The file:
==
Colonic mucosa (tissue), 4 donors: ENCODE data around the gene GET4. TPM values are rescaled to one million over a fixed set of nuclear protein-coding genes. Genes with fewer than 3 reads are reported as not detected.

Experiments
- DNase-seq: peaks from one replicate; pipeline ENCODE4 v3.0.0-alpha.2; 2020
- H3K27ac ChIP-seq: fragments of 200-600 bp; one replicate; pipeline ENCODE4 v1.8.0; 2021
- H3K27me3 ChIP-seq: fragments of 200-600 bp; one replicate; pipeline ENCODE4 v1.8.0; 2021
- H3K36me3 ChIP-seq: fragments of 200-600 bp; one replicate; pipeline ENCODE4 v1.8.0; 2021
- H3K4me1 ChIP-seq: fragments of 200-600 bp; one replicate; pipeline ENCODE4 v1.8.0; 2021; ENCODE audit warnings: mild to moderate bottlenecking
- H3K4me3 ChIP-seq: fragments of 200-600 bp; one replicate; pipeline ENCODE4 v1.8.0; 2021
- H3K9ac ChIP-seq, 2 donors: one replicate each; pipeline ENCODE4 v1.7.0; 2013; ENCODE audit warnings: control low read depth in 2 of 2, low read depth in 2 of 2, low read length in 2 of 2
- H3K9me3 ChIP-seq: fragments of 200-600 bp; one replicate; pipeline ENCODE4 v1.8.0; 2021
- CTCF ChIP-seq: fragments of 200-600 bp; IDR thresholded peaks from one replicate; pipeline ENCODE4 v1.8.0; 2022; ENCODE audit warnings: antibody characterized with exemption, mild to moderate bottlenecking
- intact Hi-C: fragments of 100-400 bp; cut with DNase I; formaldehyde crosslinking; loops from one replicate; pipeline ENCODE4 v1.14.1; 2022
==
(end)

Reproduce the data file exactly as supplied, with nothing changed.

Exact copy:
Colonic mucosa (tissue), 4 donors: ENCODE data around the gene GET4. TPM values are rescaled to one million over a fixed set of nuclear protein-coding genes. Genes with fewer than 3 reads are reported as not detected.

Experiments
- DNase-seq: peaks from one replicate; pipeline ENCODE4 v3.0.0-alpha.2; 2020
- H3K27ac ChIP-seq: fragments of 200-600 bp; one replicate; pipeline ENCODE4 v1.8.0; 2021
- H3K27me3 ChIP-seq: fragments of 200-600 bp; one replicate; pipeline ENCODE4 v1.8.0; 2021
- H3K36me3 ChIP-seq: fragments of 200-600 bp; one replicate; pipeline ENCODE4 v1.8.0; 2021
- H3K4me1 ChIP-seq: fragments of 200-600 bp; one replicate; pipeline ENCODE4 v1.8.0; 2021; ENCODE audit warnings: mild to moderate bottlenecking
- H3K4me3 ChIP-seq: fragments of 200-600 bp; one replicate; pipeline ENCODE4 v1.8.0; 2021
- H3K9ac ChIP-seq, 2 donors: one replicate each; pipeline ENCODE4 v1.7.0; 2013; ENCODE audit warnings: control low read depth in 2 of 2, low read depth in 2 of 2, low read length in 2 of 2
- H3K9me3 ChIP-seq: fragments of 200-600 bp; one replicate; pipeline ENCODE4 v1.8.0; 2021
- CTCF ChIP-seq: fragments of 200-600 bp; IDR thresholded peaks from one replicate; pipeline ENCODE4 v1.8.0; 2022; ENCODE audit warnings: antibody characterized with exemption, mild to moderate bottlenecking
- intact Hi-C: fragments of 100-400 bp; cut with DNase I; formaldehyde crosslinking; loops from one replicate; pipeline ENCODE4 v1.14.1; 2022